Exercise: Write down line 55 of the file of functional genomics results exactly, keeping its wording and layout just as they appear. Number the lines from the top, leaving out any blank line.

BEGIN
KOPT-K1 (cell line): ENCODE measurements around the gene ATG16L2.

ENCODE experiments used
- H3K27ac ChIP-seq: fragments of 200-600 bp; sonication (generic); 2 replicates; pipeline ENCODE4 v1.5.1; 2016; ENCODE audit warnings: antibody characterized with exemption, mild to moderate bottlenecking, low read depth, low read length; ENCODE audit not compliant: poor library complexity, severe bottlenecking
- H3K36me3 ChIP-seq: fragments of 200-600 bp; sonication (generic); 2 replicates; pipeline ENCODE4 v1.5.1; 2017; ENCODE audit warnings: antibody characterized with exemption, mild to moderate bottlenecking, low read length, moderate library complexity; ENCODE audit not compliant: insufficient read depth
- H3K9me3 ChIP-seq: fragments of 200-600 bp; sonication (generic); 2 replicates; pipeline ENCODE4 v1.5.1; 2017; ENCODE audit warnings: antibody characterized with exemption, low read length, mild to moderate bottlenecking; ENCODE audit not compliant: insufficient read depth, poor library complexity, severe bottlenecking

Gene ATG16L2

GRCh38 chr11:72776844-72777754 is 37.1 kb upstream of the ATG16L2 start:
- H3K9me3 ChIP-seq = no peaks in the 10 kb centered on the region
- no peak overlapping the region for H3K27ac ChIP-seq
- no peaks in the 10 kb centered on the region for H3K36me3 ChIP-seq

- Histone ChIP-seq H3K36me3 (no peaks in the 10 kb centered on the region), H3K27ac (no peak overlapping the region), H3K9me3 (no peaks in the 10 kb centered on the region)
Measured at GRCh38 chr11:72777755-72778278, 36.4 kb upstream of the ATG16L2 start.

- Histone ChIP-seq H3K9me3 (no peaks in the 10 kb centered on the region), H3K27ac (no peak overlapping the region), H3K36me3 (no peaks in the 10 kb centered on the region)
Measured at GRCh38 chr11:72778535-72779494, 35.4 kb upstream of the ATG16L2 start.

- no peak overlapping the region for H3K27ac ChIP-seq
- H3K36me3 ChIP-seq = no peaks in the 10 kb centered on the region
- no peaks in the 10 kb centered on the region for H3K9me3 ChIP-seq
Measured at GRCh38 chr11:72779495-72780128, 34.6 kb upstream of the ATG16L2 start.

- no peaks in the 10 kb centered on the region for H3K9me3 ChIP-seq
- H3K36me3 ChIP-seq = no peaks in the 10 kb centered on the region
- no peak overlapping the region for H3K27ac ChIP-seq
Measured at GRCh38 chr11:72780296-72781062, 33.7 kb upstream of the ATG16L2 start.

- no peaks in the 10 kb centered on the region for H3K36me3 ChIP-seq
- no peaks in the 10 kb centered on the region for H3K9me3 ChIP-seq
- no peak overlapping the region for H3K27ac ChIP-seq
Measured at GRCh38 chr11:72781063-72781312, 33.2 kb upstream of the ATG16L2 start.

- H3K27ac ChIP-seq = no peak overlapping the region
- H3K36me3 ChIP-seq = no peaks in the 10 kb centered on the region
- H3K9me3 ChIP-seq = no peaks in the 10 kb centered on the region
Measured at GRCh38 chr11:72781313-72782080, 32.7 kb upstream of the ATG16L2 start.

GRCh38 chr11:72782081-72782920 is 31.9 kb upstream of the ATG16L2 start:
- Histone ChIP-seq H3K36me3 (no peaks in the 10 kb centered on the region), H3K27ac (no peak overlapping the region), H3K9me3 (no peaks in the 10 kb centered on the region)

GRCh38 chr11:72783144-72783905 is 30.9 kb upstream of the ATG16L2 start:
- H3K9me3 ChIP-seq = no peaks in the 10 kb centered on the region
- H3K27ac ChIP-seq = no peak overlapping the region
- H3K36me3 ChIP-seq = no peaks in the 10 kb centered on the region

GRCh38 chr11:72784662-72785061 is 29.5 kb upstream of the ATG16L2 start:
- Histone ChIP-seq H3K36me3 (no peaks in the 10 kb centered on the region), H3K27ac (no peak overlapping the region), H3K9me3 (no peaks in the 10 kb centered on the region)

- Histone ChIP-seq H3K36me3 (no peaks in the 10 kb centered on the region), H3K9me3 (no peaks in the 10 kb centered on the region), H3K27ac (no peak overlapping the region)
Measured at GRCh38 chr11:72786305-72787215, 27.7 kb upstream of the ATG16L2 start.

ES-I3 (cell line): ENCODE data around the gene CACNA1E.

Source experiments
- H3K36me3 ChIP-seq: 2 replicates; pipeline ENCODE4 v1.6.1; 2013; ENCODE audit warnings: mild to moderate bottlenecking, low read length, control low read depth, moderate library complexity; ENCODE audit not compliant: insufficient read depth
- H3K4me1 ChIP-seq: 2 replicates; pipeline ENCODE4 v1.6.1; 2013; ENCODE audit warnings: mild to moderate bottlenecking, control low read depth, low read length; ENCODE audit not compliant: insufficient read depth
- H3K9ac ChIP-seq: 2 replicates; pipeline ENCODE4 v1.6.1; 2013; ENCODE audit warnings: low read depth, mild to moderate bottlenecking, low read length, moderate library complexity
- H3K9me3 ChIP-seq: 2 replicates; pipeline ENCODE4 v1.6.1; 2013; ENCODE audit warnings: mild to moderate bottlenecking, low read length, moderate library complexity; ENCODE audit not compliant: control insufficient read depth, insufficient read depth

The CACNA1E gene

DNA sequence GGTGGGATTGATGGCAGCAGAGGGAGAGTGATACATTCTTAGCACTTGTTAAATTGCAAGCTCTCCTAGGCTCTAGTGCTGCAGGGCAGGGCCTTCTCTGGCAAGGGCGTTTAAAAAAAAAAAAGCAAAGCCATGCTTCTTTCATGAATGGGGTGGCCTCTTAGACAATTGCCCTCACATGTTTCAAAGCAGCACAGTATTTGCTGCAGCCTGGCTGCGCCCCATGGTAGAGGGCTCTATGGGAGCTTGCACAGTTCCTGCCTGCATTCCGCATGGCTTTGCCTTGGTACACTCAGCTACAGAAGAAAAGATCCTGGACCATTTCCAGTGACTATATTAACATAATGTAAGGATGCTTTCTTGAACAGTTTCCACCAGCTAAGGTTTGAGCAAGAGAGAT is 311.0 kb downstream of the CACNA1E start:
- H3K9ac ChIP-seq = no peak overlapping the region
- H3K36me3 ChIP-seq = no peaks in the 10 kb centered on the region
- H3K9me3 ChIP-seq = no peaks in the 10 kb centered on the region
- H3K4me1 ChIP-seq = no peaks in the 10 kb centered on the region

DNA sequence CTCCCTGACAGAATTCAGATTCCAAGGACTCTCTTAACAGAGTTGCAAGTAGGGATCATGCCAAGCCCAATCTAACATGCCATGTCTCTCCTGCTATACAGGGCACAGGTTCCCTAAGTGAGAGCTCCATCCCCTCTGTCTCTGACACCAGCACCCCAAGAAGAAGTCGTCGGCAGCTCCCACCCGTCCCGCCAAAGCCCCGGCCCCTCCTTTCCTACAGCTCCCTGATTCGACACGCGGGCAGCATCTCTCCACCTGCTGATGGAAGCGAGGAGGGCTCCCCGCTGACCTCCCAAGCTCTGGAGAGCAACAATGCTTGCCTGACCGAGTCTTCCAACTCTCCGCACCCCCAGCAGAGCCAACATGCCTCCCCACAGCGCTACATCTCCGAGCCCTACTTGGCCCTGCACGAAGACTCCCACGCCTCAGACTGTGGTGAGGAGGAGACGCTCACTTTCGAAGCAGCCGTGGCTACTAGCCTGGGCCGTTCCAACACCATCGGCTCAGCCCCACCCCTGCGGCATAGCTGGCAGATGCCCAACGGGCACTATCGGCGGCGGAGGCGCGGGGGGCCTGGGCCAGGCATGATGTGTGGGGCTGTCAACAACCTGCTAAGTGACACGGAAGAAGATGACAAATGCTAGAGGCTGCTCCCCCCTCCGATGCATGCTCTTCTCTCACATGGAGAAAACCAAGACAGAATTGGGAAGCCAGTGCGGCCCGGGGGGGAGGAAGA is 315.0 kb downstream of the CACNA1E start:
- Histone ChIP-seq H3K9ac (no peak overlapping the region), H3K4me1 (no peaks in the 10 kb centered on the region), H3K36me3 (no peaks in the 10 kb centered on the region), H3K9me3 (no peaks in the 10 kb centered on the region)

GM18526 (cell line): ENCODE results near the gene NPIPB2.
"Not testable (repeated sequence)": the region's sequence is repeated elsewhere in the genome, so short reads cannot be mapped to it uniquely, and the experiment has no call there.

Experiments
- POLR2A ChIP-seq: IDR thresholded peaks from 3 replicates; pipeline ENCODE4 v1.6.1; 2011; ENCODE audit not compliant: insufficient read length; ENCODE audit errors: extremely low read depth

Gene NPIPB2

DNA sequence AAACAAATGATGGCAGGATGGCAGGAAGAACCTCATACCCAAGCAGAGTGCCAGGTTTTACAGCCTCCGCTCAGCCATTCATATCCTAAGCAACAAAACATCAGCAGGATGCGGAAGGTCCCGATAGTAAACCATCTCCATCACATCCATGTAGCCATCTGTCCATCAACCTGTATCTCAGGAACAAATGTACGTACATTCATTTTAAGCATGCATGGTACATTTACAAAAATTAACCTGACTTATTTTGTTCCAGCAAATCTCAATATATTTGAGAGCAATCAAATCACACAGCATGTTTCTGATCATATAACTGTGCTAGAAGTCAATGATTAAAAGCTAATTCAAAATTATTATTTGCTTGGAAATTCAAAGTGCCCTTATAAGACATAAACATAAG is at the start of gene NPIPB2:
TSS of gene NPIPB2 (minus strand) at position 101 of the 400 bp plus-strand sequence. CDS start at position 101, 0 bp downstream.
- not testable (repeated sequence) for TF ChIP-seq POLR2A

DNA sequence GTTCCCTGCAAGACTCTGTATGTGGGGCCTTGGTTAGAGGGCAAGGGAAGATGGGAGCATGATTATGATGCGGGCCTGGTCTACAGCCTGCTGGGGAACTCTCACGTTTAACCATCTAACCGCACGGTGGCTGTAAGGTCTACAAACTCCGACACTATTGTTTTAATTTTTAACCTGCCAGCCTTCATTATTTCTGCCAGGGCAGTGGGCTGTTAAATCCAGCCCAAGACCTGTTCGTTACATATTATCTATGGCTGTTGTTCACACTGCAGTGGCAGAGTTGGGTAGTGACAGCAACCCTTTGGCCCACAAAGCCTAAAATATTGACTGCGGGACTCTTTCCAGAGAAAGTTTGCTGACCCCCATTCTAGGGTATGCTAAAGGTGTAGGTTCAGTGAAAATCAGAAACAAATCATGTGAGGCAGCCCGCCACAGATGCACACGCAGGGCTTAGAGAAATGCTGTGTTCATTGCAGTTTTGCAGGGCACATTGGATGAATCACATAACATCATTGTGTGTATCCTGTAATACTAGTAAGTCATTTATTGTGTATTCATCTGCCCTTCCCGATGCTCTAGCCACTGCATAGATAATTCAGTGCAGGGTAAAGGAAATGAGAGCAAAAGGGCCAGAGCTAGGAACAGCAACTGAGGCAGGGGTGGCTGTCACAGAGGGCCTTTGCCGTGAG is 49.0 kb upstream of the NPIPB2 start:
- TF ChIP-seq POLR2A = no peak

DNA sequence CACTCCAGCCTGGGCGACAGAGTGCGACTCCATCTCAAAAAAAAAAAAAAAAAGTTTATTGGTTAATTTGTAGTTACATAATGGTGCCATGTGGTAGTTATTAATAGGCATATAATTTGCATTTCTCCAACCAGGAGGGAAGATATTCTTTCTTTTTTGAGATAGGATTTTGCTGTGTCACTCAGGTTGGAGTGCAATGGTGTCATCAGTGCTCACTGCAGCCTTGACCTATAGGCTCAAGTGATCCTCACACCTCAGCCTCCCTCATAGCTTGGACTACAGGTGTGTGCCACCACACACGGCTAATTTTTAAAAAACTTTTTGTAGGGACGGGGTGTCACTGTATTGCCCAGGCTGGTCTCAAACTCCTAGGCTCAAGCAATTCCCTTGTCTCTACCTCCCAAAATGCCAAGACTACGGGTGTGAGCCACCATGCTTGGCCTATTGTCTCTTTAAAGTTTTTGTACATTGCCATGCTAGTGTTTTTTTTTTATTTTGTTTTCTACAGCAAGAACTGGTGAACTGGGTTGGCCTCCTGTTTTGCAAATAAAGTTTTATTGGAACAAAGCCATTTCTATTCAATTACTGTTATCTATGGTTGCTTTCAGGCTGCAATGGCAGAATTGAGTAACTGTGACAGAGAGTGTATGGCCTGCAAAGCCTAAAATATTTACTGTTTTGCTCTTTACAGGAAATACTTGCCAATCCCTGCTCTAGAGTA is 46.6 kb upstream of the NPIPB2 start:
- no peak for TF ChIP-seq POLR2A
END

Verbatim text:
GM18526 (cell line): ENCODE results near the gene NPIPB2.